Not Invited to the Pre-M&A Party? Risk Assess Anyway! Here’s How

“Our company is proud to announce the acquisition of the New Company!” reads the press release. The Compliance Officer looks on in shock. Why weren’t they told? Why weren’t they involved in the pre-acquisition due diligence? Why are they hearing about it after it’s already happened? And, most importantly, what are they going to do now to manage the risk?

It Shouldn’t Be This Way

The regulators have been crystal clear. Compliance should be involved in mergers and acquisitions. They should come in prior to the acquisition, be a key contributor during due diligence, and assist throughout the decision-making process.

But frequently they’re not – even with the new safe-harbor provision giving a company six months to self-report bad acts found in their shiny new acquisition with the assumption of a declination, Compliance isn’t always in the room.

If You’re Not Invited

If you find out about a merger or acquisition after the fact, you can still perform a risk assessment to get yourself up to speed before the initial meetings with the new company.

The internet has created a treasure trove of information on companies, most of which is easy to access and find. Here’s how to do it:

 

Company Website

Start on the company’s website by checking the basics:

  • What country is the new company headquartered in?
  • In which countries does it do business?
  • In which countries do they manufacture products?
  • What does the company say about itself in the “about” section?

 

Next, assess the likely maturity of the company’s governance and compliance and ethics program.

  • Is the company publicly traded, and if so, on which exchange?
  • Does the company have a publicly available Code of Conduct?
  • Does it have any compliance-related policies available?
  • Does it have any board or governance-related documents available or board member profiles online?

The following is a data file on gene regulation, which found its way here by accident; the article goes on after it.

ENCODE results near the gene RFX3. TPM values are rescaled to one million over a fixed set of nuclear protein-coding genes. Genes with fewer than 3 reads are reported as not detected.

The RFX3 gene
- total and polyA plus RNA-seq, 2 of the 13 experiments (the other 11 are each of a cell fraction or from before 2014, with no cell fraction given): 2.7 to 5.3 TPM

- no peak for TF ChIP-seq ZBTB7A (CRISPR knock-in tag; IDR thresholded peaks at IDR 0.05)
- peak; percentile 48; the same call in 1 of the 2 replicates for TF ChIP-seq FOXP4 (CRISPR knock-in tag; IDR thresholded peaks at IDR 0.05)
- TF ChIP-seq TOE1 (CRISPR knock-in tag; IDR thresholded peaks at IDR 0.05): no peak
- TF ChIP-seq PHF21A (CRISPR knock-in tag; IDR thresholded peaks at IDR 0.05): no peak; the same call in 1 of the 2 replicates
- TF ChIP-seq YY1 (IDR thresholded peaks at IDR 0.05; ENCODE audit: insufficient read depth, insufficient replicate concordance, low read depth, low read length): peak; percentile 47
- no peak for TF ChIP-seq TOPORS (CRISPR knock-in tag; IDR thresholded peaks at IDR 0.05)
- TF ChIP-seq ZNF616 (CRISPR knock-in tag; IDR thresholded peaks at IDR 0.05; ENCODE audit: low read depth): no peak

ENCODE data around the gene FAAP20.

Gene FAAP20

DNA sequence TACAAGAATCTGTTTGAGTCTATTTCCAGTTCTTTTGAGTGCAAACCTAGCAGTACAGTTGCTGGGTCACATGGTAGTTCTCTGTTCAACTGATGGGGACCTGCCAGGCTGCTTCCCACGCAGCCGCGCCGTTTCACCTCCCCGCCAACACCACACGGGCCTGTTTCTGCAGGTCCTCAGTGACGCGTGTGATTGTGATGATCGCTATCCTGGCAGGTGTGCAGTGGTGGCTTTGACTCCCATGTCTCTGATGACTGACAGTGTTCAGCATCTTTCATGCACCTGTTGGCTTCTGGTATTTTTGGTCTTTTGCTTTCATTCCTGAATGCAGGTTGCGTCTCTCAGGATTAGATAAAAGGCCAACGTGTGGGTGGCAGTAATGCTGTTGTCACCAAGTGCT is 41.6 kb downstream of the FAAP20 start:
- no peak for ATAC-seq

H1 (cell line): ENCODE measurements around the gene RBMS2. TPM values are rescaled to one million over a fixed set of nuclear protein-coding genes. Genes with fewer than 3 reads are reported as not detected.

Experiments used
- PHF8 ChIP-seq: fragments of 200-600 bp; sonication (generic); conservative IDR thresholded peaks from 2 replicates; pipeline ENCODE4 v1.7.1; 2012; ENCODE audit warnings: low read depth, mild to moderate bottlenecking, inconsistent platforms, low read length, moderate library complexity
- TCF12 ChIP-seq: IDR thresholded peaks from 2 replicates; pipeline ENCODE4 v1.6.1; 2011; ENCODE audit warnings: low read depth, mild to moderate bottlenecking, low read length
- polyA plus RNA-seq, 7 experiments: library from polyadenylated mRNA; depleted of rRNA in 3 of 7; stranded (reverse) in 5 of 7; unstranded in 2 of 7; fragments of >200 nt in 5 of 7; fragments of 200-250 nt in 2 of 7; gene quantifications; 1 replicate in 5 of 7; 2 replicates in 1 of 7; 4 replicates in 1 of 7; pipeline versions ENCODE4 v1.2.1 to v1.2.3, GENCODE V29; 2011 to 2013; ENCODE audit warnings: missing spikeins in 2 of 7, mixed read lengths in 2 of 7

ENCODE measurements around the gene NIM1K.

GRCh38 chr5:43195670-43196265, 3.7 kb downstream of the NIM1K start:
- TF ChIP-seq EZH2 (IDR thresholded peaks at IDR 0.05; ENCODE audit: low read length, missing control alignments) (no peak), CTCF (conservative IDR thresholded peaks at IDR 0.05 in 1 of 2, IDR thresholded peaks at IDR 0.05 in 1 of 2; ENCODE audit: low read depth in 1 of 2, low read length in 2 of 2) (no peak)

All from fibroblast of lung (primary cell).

• Does it have a speak up hotline or portal for submitting reports of potential misconduct?
  • Is there a Supplier Code of Conduct?

 

Next, look for reports.

  • Is there a 10K or other SEC-related reports?
  • Is there an annual report?
  • Is there an ESG or Sustainability report?
  • Do they have any modern slavery statements? UK? California Transparency in Supply Chain? Australia? Coming up – Canada?

 

Soon, you’ll also be able to look to see reports from companies complying with the EU’s Corporate Sustainability Reporting Directive (frequently known as CSRD) and Corporate Sustainability Due Diligence Directive (frequently known as CSDDD), as well as the SEC’s climate disclosure rules. But in the meantime, many companies have reports already available.

You can also look for press releases or news about the company posted on the site, as well as the names and bios of the most important executives.

 

Other Search Results

Go through each of the types of media listed on major search engine tabs.

  • Review the first several pages of the search results. Are the articles positive or negative? Do they describe how the company does business? Are there any red flags?
  • Review the videos made by the company or posted about them.
  • Review any shopping sites selling their products if they sell direct to consumers.
  • Review any scholarly articles referencing them.

 

Search for Feedback

Next, review sites like Glassdoor to find out what employees think of working for the company. Are they generally satisfied? Are there any locations that are named as problem places within the reviews?

If the company sells direct to consumers, look up product reviews. Check out Yelp!, Amazon, and specialty sites devoted to the industry (e.g., Tripadvisor for travel-related businesses) to get a sense of the quality of the products and consumer sentiment about the company.

 

Social Media